Entertainment Music

Saturday 19 October 2019

Living a life less frantic with partner Neil Hannon, Cathy Davey makes music at her own pace

Our reporter meets the musician - and her menagerie

Hard work: Singer Cathy Davey at home in Kildare. Photo: Tony Gavin
Hard work: Singer Cathy Davey at home in Kildare. Photo: Tony Gavin
In clover: Cathy Davey with Arnold the pig at the rescue centre. Photo: Tony Gavin
Cathy Davey withHarvey the dog and her partner Neil Hannon
John Meagher

John Meagher

Cathy Davey is in the 19th-century Unitarian Church on Dublin's St Stephen's Green, ready to record her debut live album - but the circumstances are far from ideal. She is smothered with a cold and a succession of hot drinks and lozenges are on hand to help get her through it.

After something of a shaky start, she hits her stride - and, sick or not, she offers a reminder of what a special talent she is when the mood takes her. And the sold-out crowd seem to love it. The live album, appropriately named Bare Bones in deference to the stripped back performance featuring a handful of musicians, will only be released on vinyl and will be available on Record Store Day next month.

A couple of days earlier, Review meets Davey at the fine old farmhouse in Co Kildare that she shares with her partner, Neil Hannon of the Divine Comedy. She's been to the doctor that morning and hopes that antibiotics will help her put an end to the illness she's had since Storm Emma's arrival. But she's in ­unfailingly good form, especially when she's showing off the assortment of rescue animals that are housed in the adjoining fields and outhouses.

Since 2011, Davey and like-minded animal lovers have been running the My Lovely Horse Rescue charity - named, in honour of Hannon's ditty, famed for its use on Father Ted. Today, there are more pigs than horses on immediate view and they're a sociable bunch as they follow Davey around like she's Little Bo Peep.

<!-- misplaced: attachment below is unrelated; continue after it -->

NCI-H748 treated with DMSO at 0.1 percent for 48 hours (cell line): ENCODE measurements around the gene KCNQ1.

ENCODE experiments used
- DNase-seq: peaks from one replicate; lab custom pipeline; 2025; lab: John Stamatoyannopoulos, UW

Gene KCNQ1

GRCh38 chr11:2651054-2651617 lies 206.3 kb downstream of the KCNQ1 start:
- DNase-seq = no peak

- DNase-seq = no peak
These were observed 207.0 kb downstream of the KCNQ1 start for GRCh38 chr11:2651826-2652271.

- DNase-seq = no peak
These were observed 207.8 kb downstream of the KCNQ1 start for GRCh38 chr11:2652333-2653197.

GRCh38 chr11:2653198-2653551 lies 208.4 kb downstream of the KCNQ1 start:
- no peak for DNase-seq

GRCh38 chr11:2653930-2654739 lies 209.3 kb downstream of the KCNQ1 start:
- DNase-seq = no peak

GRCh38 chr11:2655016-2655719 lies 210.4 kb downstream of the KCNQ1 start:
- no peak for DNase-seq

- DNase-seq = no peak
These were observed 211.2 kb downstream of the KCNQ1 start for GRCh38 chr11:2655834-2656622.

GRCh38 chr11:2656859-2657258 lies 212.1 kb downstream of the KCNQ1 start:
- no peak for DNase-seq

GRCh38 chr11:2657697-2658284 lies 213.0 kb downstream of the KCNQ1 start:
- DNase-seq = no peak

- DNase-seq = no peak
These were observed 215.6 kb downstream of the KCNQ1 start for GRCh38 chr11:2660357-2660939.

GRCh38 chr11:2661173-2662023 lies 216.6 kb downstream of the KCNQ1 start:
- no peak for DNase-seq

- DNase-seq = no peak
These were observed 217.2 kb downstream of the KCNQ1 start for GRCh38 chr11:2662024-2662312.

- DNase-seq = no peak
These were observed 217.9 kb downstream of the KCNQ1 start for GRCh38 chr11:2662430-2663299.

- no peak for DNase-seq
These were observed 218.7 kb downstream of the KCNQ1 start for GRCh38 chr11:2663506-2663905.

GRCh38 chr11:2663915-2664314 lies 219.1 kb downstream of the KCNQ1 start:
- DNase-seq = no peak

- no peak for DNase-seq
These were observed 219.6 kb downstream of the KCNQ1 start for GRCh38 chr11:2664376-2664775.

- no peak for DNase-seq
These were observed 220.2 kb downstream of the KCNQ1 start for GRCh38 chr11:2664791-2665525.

In clover: Cathy Davey with Arnold the pig at the rescue centre. Photo: Tony Gavin
In clover: Cathy Davey with Arnold the pig at the rescue centre. Photo: Tony Gavin

Four rescue dogs of various breeds join us in one of the front parlours and doze off as our conversation begins. It all looks idyllic but Davey points out there's plenty of hard work to do, no matter what day of the week it is.

"People have this idea of a rural idyll," she says, "somewhere you can work on your music without interruption. But nothing could be further from the case. It's a bit like farming - you're with the animals for hours every day, irrespective of the weather. They need to be fed and watered and cared for and there's cleaning to do, and vets to come in…

"This is the first time I've worn a dress in ages," she adds. "I'm usually in tracksuit bottoms and attire a bit more suitable for being out and about."

But one senses that Davey derives contentment from a life less frantic.

"I love being surrounded by all these animals and, of course, I'm thankful for those moments when I can focus on the music."

She admits that months can go by without her working on any new material, but she doesn't seem unduly concerned about that. As someone who signed to EMI in her mid-20s and experienced the usual record-tour-record demands before she was dropped after her second album, Tales of Silversleeve, failed to sell as well as the record company had expected, she seems content to be able to pursue music at her own pace.

Cathy Davey withHarvey the dog and her partner Neil Hannon
Cathy Davey withHarvey the dog and her partner Neil Hannon